Yuhong Fan, an assistant professor in Georgia Tech’s School of Biology, believes that the scientific field of epigenetics may help shape the future of cancer diagnosis and treatment.

“Cancer cells have drastically different epigenetic patterns compared to normal cells,” explains Fan, who is also a Georgia Cancer Coalition Distinguished Cancer Scholar. “Many epigenetic changes may appear prior to the development of invasive cancer, so I think that doctors might one day be able to detect epigenetic markers for cancer before a tumor appears.”

Epigenetic studies concentrate on the way the genome is marked and packaged inside a cell’s nucleus. Much of Fan’s research focuses on the role of H1 linker histones, a family of 10 proteins that helps to package the DNA within chromosomes.

Fan and Arthur Skoultchi, chair of the Department of Cell Biology at the Albert Einstein College of Medicine at New York’s Yeshiva University, previously observed the effects of partially reducing H1 levels in mice. The work showed that H1 histones are important to an organism’s normal development. Expanding on these findings, Fan recently teamed with John McDonald, chief scientist of the Ovarian Cancer Institute and associate dean for biology development in the School of Biology, to determine if the multiple H1 subtypes are regulated differently in benign and malignant ovarian cancer tissues.

“We found that some of the H1 subtypes were expressed at significantly higher levels in the cancerous tissue compared to the benign tissue and some were expressed at significantly lower levels,” notes Fan. “The most remarkable finding was that these differences, whether increases or decreases, were consistent among multiple samples.”

With this knowledge, Fan’s next step is to find out what genes and functions are affected by changes in expression of each subtype. To do this, her group plans to change the level of each H1 subtype in cancer cell culture and monitor what happens to cell growth and cell fate.

“We hope that measuring the expression level of one or more of these H1 subtypes can be used as an epigenetic biomarker for the cancer diagnosis of the future,” adds Fan. “Since the expression patterns are consistent, you could easily measure a few epigenetic characteristics, rather than looking at thousands of genes.”

Funding for Fan’s research is provided by the National Institutes of Health and the Georgia Cancer Coalition.

Examining How Ovarian Cancer Develops

Unlike many cancer biology researchers who investigate general processes underlying many cancers, John McDonald focuses his investigations broadly on one type of cancer – ovarian.

Ovarian cancer is the most lethal gynecological cancer, with the American Cancer Society predicting that in the United States alone each year, more than 20,000 women will be diagnosed with ovarian cancer and 16,000 will die from it.

“Ovarian cancer is called the silent killer because by the time symptoms arise and it’s detected, it has typically spread throughout the body,” says McDonald, chief scientist of the Ovarian Cancer Institute and associate dean for biology development in the School of Biology. “Our laboratory takes an integrated approach to studying ovarian cancer by investigating its causes, establishing accurate and reliable diagnostic tests, and developing novel and effective therapies.”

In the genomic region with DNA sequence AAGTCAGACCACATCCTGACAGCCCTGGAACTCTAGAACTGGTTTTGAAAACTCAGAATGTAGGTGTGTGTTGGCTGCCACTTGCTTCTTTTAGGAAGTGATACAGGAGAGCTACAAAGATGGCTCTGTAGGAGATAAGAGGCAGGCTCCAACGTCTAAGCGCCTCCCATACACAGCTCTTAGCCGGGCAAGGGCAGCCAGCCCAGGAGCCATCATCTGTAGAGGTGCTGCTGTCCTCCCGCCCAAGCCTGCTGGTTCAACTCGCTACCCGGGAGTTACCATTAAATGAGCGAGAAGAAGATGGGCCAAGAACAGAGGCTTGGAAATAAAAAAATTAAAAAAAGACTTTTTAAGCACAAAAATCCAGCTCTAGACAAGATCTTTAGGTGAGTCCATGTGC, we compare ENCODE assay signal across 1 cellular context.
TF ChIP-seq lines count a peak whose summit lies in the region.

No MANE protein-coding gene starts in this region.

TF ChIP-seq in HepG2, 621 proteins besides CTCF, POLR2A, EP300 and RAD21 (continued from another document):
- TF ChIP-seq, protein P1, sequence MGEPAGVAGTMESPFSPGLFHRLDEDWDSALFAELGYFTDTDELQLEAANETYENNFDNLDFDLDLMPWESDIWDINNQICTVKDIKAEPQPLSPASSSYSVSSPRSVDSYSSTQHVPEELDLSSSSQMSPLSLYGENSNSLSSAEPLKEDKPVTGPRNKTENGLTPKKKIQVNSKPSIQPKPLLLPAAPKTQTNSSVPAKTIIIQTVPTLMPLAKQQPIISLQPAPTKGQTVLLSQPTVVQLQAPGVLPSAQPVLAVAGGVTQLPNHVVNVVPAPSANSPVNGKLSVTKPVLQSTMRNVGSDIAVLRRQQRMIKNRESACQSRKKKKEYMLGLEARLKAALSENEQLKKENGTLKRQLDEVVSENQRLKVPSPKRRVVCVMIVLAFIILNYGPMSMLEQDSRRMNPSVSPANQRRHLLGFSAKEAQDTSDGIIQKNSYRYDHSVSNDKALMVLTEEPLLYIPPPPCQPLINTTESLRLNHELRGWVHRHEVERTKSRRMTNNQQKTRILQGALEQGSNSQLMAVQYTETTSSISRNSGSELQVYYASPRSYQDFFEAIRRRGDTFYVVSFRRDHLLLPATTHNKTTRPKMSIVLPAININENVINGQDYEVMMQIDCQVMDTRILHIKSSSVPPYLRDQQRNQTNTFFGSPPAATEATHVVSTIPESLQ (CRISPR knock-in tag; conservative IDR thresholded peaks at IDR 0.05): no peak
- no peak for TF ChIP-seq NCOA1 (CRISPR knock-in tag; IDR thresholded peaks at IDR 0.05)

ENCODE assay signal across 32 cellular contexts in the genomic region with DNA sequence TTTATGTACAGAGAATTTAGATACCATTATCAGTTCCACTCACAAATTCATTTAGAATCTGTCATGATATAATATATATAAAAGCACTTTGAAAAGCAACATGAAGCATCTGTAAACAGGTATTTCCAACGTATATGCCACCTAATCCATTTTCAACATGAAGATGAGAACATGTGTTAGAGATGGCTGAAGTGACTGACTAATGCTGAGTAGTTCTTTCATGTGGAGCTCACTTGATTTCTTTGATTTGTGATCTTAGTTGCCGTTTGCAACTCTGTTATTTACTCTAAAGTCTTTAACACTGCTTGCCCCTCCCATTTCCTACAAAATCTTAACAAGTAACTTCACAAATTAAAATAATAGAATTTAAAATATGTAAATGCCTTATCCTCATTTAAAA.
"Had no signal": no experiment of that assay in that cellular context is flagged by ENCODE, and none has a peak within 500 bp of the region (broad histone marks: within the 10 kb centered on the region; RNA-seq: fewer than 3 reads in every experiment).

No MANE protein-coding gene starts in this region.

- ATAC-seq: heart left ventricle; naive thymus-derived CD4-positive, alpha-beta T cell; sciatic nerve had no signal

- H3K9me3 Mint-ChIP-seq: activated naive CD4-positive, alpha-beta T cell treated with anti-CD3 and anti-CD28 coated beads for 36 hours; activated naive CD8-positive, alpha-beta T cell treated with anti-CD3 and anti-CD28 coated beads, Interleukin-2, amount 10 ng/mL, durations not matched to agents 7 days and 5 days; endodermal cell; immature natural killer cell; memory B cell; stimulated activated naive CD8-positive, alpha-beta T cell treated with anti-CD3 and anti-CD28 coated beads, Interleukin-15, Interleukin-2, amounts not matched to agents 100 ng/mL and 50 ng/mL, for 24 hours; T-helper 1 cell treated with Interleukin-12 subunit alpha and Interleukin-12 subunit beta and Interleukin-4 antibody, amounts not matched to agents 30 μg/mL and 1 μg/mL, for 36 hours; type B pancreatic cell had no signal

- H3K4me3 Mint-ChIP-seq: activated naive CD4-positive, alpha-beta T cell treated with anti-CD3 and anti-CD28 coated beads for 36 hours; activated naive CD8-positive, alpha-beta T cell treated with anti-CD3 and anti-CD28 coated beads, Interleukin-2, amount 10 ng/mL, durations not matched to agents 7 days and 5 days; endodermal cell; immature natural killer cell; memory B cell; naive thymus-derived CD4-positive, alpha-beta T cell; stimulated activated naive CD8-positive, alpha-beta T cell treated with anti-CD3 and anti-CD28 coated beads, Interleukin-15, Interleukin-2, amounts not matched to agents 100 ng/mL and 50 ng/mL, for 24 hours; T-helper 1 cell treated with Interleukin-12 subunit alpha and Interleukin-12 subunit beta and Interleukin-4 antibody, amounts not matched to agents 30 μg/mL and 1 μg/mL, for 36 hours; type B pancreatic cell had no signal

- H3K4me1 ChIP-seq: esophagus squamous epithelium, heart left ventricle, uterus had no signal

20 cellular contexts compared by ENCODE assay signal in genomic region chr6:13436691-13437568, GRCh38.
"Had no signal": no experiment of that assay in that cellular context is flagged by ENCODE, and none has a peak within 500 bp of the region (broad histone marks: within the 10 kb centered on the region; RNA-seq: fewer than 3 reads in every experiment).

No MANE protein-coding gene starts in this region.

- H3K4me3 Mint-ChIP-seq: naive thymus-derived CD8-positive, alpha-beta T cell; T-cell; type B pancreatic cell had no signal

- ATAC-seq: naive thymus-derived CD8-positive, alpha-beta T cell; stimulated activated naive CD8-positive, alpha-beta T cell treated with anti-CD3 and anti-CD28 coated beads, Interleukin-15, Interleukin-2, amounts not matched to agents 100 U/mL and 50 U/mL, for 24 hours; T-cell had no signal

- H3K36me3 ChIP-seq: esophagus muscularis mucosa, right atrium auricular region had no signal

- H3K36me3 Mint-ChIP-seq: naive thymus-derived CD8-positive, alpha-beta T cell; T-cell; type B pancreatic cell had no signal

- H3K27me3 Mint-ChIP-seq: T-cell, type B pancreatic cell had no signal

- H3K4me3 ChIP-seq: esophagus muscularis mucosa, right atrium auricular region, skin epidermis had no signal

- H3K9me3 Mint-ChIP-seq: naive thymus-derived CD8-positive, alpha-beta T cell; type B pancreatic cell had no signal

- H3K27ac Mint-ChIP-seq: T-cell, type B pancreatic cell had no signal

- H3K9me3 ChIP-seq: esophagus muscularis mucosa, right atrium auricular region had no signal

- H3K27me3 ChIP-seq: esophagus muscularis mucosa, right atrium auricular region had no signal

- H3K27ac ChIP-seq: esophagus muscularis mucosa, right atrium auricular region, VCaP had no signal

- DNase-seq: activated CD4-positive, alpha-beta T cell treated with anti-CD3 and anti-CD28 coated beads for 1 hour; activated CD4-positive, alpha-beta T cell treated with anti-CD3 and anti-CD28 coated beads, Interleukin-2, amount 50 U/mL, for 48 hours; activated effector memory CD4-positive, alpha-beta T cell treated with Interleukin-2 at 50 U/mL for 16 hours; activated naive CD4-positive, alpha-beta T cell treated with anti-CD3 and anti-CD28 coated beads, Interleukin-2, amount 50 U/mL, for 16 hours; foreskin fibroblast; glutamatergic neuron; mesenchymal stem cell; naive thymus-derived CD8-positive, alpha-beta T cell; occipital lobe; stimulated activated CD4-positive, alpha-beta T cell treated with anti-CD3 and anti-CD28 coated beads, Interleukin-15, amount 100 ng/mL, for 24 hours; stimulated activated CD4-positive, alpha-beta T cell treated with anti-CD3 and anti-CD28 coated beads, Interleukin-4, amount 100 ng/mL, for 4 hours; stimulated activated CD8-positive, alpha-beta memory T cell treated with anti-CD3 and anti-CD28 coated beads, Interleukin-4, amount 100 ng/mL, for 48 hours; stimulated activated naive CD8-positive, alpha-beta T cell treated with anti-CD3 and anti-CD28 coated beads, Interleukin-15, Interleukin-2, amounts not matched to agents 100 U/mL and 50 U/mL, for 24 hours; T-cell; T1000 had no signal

One focus of McDonald’s research is to determine how cancer cells develop in the ovaries. While it is estimated that up to 90 percent of ovarian carcinomas are derived from ovarian surface epithelial cells – cells that create the thin layer of tissue that covers the ovaries – the behavior of these cells differs from other epithelial-derived carcinomas because they become more specialized as malignancy progresses.

To investigate this behavior in more detail, McDonald and Nathan Bowen, a research scientist and Georgia Cancer Coalition Distinguished Cancer Scholar, compared the gene expression profiles of ovarian surface epithelial cells isolated from the surface of healthy ovaries with those of malignant ovarian tumors collected by the Ovarian Cancer Institute.

The results showed that more than 2,000 genes were expressed at significantly different levels in the two sample types. Genes associated with adult stem cell maintenance were expressed at a much higher level in the cells isolated from healthy ovaries.

“We found that changes in the expression of genes involved in maintaining the inertness and stem cell nature of epithelial surface ovarian cells may be instrumental in the initiation and development of ovarian cancer,” explains McDonald.

The results also showed that the surface of the ovary exhibits the characteristics of an adult stem cell niche, which is a protected environment where stem cells remain inactive until a signal triggers their cell cycle and they differentiate.

Expanding on these results, McDonald, Bowen and postdoctoral fellows Roman Mezencev and Lijuan Wang are currently examining the sensitivity of ovarian cancer stem cells and differentiated cancer cells to existing chemotherapy agents.

“The preliminary results indicate that existing chemotherapy agents may effectively kill cancer cells but not touch these cancer stem cells, which could be why ovarian tumors and other cancers frequently recur,” adds McDonald.